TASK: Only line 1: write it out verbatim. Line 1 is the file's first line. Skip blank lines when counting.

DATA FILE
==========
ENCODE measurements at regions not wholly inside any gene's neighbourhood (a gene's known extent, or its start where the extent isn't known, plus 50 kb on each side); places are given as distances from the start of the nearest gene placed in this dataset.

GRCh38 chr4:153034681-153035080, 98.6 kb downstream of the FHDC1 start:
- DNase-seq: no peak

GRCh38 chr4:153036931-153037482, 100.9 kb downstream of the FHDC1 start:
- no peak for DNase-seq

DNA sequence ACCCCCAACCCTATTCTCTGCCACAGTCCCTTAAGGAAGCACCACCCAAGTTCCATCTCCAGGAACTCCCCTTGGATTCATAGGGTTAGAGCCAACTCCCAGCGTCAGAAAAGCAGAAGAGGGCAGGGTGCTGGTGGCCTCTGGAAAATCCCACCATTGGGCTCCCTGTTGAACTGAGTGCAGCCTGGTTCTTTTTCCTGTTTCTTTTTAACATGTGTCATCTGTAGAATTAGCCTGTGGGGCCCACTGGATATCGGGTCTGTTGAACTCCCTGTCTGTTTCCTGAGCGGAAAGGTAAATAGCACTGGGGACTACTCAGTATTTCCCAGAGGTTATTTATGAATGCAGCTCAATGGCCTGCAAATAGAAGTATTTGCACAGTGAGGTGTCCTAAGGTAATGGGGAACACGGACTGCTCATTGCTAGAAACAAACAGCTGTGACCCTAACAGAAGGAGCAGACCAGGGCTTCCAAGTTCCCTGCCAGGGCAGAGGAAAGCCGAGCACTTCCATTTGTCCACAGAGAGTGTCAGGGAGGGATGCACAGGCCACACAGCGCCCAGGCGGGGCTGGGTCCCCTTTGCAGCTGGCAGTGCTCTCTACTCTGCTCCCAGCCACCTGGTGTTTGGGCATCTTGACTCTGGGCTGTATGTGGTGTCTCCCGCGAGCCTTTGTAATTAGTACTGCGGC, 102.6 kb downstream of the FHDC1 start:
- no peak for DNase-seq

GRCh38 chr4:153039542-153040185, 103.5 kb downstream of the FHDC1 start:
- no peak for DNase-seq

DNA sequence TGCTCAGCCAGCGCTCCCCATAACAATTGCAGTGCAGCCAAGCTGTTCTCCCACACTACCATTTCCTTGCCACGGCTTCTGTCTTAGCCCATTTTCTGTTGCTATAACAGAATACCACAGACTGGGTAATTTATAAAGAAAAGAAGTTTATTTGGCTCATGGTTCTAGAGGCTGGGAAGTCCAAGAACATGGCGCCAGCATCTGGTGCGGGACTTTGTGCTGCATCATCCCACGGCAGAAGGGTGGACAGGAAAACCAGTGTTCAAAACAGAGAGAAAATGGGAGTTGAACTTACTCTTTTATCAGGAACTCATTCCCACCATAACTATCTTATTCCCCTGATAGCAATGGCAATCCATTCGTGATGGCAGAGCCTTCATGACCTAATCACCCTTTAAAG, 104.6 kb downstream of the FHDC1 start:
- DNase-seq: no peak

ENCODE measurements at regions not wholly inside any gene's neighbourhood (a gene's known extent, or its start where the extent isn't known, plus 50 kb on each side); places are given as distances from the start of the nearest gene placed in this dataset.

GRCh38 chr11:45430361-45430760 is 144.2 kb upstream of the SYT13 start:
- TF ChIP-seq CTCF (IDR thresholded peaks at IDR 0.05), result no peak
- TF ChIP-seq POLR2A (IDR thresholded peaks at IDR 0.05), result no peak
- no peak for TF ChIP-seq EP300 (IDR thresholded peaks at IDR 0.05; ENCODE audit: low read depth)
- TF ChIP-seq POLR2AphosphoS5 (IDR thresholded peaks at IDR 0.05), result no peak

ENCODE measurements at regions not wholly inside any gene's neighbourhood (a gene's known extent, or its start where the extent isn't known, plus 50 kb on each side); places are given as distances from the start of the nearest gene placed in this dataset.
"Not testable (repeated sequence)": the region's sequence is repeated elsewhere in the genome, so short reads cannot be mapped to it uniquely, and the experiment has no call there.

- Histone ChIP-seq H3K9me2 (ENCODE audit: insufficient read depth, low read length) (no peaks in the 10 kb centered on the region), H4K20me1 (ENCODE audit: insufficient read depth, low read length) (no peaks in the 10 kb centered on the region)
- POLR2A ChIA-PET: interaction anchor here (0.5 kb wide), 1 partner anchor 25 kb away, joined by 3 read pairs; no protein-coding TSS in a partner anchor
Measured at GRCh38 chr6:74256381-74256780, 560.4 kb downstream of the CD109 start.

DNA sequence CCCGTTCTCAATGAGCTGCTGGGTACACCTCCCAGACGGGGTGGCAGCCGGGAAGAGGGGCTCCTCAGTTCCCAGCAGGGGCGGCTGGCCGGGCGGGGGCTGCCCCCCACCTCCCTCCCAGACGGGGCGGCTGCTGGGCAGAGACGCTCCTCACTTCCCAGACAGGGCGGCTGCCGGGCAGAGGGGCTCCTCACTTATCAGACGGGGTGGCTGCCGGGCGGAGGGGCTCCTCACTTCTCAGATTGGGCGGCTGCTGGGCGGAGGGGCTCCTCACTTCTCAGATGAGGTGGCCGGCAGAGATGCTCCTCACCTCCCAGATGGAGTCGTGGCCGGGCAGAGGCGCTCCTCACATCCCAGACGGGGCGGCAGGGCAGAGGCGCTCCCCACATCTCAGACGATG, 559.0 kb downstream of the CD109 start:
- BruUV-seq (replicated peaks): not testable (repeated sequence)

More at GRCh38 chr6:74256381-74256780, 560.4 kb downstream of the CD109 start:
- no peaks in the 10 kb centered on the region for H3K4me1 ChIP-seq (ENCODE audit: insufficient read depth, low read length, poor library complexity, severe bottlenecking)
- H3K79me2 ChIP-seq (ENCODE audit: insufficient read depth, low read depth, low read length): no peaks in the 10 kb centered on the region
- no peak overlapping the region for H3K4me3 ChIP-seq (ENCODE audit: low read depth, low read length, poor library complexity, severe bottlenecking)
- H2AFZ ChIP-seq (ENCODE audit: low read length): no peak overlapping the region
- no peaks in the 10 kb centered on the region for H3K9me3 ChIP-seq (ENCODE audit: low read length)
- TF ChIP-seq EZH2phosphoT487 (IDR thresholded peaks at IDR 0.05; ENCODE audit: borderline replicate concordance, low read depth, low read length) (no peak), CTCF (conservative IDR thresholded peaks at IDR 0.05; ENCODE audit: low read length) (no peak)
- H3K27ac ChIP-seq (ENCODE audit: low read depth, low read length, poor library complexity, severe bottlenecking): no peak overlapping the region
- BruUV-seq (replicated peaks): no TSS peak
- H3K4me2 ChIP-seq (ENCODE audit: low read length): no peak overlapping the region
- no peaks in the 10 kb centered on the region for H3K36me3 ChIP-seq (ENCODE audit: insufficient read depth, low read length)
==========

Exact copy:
ENCODE measurements at regions not wholly inside any gene's neighbourhood (a gene's known extent, or its start where the extent isn't known, plus 50 kb on each side); places are given as distances from the start of the nearest gene placed in this dataset.